As flood waters continued to surge through the Mississippi River watershed, the U.S. Army Corps of Engineers decided to open spill gates onto the Morganza Floodway this past weekend (May 15).
The floodway, designed to reduce water levels in the Mississippi during emergencies, was last open from April 19 to June 13, 1973, the only other time it has ever been opened.
The top image shows water flowing through the floodway on May 5, 1973. The bottom image shows the same area in 1977 without flooding. The images include near-infrared, red, and green wavelengths of light. Vegetation appears red, muddy water is greenish brown, clear water is blue-black, and bare soil is gray to tan. In the 1973 image, red areas within the floodway may include vegetation (red) tall enough to stand above the flood water.
The floodway lies on the west side of the Mississippi , about 35 miles (56 kilometers) north of Baton Rouge, Louisiana. It averages five miles (8 km) in width and stretches 20 miles (32 km) to the southwest. Completed in 1954, the flood control structure, or spillway, was built to relieve stress on levees further downstream by diverting excess water from the river into the Atchafalaya River Basin.
According to the Army Corps of Engineers, the spillway was designed to maintain a Mississippi River flow rate of no greater than 1.5 million cubic feet per second at Red River Landing. The spillway is roughly 4,000 feet (1,219 meters) long, includes 125 gated openings, and has the capacity to move roughly 600,000 cubic feet of flood water per second.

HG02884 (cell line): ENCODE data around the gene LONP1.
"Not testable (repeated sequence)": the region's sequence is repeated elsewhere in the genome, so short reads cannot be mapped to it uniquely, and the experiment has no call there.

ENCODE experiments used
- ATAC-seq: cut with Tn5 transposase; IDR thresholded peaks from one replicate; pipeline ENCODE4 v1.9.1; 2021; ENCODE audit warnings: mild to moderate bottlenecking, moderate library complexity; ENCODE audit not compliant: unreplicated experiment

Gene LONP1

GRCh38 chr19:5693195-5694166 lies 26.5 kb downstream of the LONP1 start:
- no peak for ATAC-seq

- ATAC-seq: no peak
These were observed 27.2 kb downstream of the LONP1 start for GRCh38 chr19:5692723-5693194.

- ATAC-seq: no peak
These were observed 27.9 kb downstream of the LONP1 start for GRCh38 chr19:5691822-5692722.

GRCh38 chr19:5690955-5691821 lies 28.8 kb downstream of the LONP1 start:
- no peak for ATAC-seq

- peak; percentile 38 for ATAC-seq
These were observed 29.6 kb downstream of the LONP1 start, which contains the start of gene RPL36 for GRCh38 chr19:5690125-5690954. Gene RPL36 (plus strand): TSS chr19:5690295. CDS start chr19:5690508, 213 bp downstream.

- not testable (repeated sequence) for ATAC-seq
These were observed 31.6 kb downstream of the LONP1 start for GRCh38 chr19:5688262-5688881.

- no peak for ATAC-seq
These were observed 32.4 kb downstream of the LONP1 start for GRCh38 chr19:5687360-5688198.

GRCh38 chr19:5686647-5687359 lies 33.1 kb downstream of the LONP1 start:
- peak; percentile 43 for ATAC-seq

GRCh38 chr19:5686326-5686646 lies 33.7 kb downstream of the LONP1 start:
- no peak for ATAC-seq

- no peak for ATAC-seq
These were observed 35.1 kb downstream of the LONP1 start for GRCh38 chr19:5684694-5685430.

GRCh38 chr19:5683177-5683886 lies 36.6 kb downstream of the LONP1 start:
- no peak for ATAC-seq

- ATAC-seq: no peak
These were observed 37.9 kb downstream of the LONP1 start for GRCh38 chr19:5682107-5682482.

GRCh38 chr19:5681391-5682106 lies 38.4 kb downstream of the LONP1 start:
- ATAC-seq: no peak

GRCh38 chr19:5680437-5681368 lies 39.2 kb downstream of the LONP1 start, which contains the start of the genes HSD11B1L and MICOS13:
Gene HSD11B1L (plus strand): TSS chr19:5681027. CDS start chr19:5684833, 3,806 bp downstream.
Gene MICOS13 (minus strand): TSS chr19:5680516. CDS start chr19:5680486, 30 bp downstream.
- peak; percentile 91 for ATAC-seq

The Army Corps notes on its web site: "The decision to open the Morganza Floodway relies on current and projected river flows and levee conditions, river currents and potential effects on navigation and revetments, extended rain and stage forecasts, and the duration of high river stages. When river flows at the Red River Landing are predicted to reach 1.5 million cubic feet per second and rising, the Corps considers opening the Morganza Floodway."
The Mississippi River has the third largest drainage basin in the world, behind only the Congo and the Amazon. It drains 41 percent of the 48 contiguous United States, including all or part of 31 states and two Canadian provinces. Extreme floods along the Mississippi in 1927 floods led the U.S. Congress to pass to the Flood Control Act of 1928, authorizing construction of levees, floodways, and other landscape modifications to control the flow of the Mississippi River.
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